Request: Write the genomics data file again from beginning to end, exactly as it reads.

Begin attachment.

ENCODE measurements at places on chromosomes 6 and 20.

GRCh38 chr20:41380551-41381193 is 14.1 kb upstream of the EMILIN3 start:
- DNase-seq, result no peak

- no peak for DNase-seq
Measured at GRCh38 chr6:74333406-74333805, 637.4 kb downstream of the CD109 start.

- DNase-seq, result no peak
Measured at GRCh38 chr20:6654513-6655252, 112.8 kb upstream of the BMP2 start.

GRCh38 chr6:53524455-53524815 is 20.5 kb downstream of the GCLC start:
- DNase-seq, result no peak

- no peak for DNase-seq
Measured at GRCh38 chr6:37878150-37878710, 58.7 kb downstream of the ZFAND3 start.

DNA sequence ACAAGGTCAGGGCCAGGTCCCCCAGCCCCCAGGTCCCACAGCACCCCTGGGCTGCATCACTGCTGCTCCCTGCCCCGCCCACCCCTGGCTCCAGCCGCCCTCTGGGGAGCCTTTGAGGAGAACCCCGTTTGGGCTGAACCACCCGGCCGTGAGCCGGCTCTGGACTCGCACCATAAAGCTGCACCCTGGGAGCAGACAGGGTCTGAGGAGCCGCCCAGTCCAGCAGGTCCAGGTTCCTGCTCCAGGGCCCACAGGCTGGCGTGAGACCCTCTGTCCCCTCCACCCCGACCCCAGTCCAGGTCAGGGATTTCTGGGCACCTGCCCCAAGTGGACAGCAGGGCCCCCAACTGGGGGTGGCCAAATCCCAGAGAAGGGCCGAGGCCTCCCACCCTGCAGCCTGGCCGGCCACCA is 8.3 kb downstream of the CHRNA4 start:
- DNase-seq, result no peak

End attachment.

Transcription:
ENCODE measurements at places on chromosomes 6 and 20.

GRCh38 chr20:41380551-41381193 is 14.1 kb upstream of the EMILIN3 start:
- DNase-seq, result no peak

- no peak for DNase-seq
Measured at GRCh38 chr6:74333406-74333805, 637.4 kb downstream of the CD109 start.

- DNase-seq, result no peak
Measured at GRCh38 chr20:6654513-6655252, 112.8 kb upstream of the BMP2 start.

GRCh38 chr6:53524455-53524815 is 20.5 kb downstream of the GCLC start:
- DNase-seq, result no peak

- no peak for DNase-seq
Measured at GRCh38 chr6:37878150-37878710, 58.7 kb downstream of the ZFAND3 start.

DNA sequence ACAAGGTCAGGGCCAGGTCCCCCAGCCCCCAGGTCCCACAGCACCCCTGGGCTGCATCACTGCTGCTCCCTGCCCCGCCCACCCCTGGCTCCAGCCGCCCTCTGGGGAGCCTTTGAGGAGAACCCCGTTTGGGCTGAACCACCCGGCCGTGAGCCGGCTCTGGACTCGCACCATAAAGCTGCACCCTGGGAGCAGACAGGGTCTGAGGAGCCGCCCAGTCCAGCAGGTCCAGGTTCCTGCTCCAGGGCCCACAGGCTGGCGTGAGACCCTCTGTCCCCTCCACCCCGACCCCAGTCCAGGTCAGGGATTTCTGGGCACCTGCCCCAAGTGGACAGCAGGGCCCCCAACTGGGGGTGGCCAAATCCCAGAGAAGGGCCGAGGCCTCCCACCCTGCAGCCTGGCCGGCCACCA is 8.3 kb downstream of the CHRNA4 start:
- DNase-seq, result no peak